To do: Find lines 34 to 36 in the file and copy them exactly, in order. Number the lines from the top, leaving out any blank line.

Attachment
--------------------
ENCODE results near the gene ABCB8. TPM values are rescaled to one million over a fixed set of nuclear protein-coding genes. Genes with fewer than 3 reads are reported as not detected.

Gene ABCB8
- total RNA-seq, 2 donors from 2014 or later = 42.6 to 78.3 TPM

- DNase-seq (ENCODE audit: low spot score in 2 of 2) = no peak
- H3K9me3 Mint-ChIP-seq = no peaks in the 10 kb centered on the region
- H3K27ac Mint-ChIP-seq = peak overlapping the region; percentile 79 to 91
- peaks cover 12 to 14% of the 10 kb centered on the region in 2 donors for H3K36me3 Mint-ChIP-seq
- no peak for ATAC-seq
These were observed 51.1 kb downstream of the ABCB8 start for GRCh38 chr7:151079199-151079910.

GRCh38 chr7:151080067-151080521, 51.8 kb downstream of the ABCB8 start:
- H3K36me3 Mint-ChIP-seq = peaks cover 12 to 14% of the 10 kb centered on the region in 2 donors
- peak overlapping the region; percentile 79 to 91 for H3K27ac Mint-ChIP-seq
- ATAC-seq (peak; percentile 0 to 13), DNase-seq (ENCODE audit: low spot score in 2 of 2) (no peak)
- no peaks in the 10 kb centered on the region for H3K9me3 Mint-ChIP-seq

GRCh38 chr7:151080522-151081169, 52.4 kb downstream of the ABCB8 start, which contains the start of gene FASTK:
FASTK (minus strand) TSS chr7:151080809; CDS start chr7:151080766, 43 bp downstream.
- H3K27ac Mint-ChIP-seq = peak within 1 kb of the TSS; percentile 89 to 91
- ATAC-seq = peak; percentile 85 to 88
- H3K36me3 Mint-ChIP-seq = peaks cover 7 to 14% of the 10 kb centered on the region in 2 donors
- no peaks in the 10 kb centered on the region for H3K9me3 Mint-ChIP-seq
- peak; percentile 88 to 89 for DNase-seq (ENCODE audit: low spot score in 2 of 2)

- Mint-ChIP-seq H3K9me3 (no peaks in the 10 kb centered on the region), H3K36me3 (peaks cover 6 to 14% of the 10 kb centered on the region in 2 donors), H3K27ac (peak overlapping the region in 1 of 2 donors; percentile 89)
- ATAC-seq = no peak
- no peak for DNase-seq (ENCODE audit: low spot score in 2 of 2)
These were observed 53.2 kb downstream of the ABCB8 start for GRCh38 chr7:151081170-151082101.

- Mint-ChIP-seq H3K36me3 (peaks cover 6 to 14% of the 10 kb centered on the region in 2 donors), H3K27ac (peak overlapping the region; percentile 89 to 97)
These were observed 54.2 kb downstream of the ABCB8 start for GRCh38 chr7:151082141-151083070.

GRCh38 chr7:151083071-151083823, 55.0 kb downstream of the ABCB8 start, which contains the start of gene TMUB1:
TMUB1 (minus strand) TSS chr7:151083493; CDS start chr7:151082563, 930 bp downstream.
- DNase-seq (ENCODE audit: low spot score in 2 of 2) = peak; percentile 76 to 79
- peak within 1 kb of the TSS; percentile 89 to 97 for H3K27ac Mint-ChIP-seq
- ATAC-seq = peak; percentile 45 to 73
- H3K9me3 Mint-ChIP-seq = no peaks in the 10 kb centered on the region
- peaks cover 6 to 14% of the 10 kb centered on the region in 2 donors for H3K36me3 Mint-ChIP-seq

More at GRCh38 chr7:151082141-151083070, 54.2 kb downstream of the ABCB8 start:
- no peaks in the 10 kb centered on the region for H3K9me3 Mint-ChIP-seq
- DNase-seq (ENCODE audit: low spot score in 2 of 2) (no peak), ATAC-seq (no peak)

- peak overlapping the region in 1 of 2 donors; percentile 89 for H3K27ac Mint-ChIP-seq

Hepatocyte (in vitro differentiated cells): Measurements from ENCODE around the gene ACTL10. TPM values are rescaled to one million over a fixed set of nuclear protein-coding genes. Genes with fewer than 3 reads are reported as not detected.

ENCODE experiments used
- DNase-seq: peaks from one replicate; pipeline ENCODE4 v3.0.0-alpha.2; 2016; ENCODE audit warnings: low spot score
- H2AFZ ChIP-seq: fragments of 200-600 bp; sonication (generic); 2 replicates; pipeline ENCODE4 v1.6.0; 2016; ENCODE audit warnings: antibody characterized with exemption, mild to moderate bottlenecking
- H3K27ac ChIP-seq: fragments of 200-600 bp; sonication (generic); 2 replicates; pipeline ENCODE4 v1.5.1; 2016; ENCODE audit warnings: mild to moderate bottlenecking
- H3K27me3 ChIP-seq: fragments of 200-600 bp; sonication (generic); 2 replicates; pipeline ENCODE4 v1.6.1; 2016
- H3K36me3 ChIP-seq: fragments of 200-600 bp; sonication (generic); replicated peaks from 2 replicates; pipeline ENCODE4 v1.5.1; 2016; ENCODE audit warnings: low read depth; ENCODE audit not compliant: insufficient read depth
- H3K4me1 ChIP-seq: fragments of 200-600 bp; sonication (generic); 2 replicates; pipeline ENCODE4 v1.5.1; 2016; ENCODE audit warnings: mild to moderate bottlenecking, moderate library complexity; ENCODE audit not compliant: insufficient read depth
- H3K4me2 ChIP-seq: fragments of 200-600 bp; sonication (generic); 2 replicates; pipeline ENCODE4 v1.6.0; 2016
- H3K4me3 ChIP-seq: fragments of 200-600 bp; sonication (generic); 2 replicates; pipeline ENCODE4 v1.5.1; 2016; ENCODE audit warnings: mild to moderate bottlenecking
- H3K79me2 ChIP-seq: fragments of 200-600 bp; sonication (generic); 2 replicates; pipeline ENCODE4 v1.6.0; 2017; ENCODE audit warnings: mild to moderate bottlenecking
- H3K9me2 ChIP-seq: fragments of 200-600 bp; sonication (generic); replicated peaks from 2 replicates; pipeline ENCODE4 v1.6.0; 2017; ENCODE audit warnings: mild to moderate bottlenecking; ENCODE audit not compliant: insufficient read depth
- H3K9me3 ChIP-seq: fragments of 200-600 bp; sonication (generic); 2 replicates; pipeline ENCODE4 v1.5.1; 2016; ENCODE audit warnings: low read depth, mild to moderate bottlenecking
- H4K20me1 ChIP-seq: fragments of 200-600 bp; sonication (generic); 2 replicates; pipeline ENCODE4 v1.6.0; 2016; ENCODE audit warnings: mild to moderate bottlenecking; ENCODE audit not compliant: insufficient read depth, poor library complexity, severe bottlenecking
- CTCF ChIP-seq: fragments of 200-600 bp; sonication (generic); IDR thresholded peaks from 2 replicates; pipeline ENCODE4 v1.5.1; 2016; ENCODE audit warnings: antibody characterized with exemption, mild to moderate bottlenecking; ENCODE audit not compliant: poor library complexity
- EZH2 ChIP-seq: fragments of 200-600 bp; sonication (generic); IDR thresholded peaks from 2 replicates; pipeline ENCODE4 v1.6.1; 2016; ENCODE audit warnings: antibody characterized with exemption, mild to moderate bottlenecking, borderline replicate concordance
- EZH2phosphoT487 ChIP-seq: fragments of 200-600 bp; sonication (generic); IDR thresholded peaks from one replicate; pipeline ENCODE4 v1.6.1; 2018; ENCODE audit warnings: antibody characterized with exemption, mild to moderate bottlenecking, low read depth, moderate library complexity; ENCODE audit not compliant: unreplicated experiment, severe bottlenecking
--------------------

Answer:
- peaks cover 6 to 14% of the 10 kb centered on the region in 2 donors for H3K36me3 Mint-ChIP-seq

More at GRCh38 chr7:151082141-151083070, 54.2 kb downstream of the ABCB8 start:
- no peaks in the 10 kb centered on the region for H3K9me3 Mint-ChIP-seq